A two-hour lecture preceded the hands-on portion of the program. Its purpose was to give the students a general idea of the conditions and hazards they would encounter in the collapsed structure. Among the topics covered were safety precautions, team concepts and teamwork, void types, shoring and cribbing procedures, initial first-aid actions, structural marking systems, proper lifting techniques, tool identification, and tool uses in a collapsed structure. The lecture also covered the six-sided approach, the precautions to be taken when searching voids, and shoring (all discussed below).

Six-Sided Approach

A structural collapse entails a three-dimensional rescue operation. The stability of the work area must always be considered. Regardless of the facet of the rescue being performed, the rescuer must always first examine the top (overhead hazards), the bottom (floor condition and stability, debris, and so on), and all four sides by the area (unstable walls, debris, and so on) in which he will work. Any physical changes made to existing debris may affect the surrounding area.

Precautions When Searching Voids

Before entering the collapse structure, rescuers must first be sure that any fire has been extinguished and any potential for fire is addressed. Personnel must not enter the voids if there is any chance that fire may encroach the area in which they may be working or attempting a search.

The potential for secondary collapse is a great concern and has to be evaluated before rescuers go into a search mode. The evaluation should not stop there; while the team is searching, this potential must be continually evaluated throughout the rescue operation.

The type of structure, the condition of the structure before and after the collapse, and the type of occupancy are all issues that must be addressed one at a time. They tell rescuers which structural items to look at, the integrity of the remains of the building, and the types of situations or hazards they may encounter.

Rescuers must know what caused the collapse and the physical forces that were applied to the building. This information helps determine how stable the remaining portion of the building is and the cause of the collapse.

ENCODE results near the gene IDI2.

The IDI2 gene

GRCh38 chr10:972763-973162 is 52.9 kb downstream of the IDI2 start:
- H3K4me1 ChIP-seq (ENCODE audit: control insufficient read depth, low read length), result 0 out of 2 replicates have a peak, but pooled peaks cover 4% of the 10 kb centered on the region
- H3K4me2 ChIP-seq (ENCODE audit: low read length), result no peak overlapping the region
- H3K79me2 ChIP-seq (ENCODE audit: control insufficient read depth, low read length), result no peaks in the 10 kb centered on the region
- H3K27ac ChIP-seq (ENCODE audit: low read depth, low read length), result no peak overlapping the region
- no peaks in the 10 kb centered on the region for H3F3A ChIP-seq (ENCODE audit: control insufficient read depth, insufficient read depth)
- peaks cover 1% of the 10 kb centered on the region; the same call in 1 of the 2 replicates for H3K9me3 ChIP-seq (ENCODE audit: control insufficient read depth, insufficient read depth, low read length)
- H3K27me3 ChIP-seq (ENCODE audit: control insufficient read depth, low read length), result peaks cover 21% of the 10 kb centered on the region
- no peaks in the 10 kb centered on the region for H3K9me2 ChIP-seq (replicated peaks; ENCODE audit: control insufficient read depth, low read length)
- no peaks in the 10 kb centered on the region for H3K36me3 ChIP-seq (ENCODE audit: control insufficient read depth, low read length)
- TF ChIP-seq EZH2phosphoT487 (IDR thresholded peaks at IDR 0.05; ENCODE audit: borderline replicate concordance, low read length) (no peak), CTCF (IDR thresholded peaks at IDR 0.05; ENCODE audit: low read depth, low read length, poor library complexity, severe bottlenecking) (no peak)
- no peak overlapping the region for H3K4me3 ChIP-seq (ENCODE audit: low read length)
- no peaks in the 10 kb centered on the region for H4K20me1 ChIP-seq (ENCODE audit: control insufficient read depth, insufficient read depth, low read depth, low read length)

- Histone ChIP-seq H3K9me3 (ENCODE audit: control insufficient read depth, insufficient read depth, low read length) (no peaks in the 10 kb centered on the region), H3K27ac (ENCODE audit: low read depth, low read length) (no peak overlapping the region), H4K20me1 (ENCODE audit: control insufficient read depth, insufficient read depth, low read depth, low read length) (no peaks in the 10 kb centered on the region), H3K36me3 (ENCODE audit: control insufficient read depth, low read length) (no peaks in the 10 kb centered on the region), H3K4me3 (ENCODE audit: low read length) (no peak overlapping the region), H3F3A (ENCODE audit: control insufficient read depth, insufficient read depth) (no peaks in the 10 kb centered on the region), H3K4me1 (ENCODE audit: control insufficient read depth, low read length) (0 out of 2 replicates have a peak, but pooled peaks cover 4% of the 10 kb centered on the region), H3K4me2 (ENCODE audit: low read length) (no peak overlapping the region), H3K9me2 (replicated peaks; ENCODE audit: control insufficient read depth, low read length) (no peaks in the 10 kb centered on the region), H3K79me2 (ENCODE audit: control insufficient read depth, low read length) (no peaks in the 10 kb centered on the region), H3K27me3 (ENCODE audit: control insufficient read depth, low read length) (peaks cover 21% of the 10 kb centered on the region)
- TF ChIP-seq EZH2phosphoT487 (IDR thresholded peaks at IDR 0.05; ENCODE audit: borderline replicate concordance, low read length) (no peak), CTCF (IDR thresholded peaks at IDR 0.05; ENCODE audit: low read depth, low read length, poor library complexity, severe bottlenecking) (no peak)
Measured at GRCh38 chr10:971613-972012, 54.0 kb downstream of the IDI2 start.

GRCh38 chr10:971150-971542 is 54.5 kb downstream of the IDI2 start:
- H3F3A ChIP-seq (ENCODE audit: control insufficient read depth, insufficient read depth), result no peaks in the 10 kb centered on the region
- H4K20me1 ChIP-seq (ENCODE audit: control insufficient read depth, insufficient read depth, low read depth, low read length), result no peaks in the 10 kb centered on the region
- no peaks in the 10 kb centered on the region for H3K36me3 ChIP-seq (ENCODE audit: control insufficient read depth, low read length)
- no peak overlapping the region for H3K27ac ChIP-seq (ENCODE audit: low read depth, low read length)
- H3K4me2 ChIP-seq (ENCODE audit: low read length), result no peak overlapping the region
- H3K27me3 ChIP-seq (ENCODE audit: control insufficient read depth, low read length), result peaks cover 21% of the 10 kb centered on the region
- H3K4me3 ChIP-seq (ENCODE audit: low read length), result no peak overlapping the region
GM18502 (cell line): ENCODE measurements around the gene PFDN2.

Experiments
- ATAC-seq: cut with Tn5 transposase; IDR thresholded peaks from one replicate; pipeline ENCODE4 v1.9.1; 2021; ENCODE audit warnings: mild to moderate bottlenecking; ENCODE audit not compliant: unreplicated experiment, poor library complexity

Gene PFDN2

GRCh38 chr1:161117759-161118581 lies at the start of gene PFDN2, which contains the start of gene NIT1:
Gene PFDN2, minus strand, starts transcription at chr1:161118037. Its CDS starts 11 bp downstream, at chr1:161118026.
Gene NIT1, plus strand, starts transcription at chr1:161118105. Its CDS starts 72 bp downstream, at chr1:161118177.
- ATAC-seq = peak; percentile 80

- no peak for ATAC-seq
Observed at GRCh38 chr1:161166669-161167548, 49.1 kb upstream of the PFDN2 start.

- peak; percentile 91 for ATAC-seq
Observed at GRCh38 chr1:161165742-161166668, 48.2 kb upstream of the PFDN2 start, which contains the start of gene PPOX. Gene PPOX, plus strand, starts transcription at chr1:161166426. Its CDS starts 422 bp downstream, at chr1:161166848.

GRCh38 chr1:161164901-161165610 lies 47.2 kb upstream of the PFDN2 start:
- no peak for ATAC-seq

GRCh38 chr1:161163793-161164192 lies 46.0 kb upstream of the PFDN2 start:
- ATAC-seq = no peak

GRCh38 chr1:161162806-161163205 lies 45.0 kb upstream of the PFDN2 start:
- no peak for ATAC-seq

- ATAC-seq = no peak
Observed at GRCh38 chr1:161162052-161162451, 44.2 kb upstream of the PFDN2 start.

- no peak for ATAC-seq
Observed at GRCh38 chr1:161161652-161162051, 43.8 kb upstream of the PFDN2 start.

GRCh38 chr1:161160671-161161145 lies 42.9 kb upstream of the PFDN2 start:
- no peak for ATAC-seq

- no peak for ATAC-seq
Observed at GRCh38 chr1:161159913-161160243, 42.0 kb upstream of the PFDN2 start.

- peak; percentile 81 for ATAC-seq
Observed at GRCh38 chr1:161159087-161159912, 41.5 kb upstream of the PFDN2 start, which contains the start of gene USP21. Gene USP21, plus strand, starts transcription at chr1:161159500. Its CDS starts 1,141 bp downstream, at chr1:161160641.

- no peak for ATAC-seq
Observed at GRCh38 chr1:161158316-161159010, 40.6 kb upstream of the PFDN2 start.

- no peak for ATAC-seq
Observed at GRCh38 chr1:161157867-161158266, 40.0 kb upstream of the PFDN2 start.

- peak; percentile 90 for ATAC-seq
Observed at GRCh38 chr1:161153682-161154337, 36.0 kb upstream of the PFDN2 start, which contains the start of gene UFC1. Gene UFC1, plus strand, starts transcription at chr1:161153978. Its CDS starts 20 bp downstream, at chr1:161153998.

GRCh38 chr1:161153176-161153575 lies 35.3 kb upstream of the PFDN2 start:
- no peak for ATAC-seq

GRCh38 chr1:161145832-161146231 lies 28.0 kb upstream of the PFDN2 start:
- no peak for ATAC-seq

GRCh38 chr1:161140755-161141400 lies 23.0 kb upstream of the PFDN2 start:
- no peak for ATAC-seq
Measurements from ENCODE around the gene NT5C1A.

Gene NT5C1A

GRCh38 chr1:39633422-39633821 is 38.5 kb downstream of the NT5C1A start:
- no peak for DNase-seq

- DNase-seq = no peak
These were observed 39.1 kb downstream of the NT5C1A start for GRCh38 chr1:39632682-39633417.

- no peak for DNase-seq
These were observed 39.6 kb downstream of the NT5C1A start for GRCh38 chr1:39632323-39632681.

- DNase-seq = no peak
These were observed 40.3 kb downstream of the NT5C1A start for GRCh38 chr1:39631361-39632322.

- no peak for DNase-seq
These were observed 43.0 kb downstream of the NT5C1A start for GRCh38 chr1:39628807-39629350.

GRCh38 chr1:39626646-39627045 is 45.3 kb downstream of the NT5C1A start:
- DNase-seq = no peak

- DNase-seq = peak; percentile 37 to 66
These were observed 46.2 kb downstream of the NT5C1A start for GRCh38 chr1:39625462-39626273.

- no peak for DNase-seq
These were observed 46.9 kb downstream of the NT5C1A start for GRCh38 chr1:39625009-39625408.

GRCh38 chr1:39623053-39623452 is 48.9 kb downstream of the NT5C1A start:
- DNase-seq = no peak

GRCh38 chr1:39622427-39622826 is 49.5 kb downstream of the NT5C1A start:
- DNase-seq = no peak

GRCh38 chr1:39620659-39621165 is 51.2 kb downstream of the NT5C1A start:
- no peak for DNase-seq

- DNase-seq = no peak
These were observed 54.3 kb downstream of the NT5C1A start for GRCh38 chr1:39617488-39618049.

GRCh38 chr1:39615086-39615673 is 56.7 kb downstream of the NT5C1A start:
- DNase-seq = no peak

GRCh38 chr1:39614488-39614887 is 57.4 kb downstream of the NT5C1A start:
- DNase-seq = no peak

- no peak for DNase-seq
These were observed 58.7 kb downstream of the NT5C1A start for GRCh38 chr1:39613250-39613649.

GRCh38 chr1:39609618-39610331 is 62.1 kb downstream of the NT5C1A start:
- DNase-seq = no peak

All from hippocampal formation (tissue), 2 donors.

Students were shown only a few types of shoring during this training session because of the time restraints. Since the majority of the class was dedicated to void search operations, the concentration was on the T-shore and box cribbing. Students were given time to become familiar with the characteristics of each type before placing them in position. A few rules of thumb were presented as guidelines as the students began to erect the shores. Since the purpose of rescue shoring is to stabilize the remains of the structure so that rescue operations can be performed safely, the shores must be erected properly and in the right locations to be effective.


An important component of the lecture is the segment on teamwork, which is absolutely necessary in this scenario. There can be no freelancing in a collapse rescue operation. It will greatly compromise safety. The concept of a six-member void search squad and each member`s primary responsibilities were presented (see “The Six-Member Void Search Squad”).


Student Teams

The students participating in the exercise were randomly organized into four teams so that they would have the opportunity to work with other firefighters from various areas of the country, facilitating an exchange of ideas. All engaged in the training exercise were exposed to the different accepted techniques used around the country. There are many ways to accomplish most tasks; an exchange of ideas helps the students to recognize that various procedures can work in difficult scenarios. The objective is to have the students realize that the most important tool a rescuer will ever use in a collapse rescue operation is his brain!

Each team was given an assignment. Assignments were rotated throughout the day so that everyone had an opportunity to participate in each activity.

Structure Sections

The structure was divided into sections, to make things more organized for the duration of the day. In this case, since the students were broken down into four teams, the structure was divided in half, and two teams were assigned to each section. This approach helped keep the operation organized and under control.


The instructors were divided into two groups. Each group determined how it would lay out the props for hands-on stations in its half of the building. Furniture and other props were placed in position, and the building was then collapsed on top of the props.

The instructors then assessed the stability of the remaining portion of the structure. Sometimes, shoring has to be erected for safety reasons. Other times, additional collapsing by hand may have to be done to get the desired effect. The props were then evaluated for their effectiveness. In most cases, some sort of additional maneuvering of the materials is necessary. At this time, each instructor group rearranges its props according to its preferences.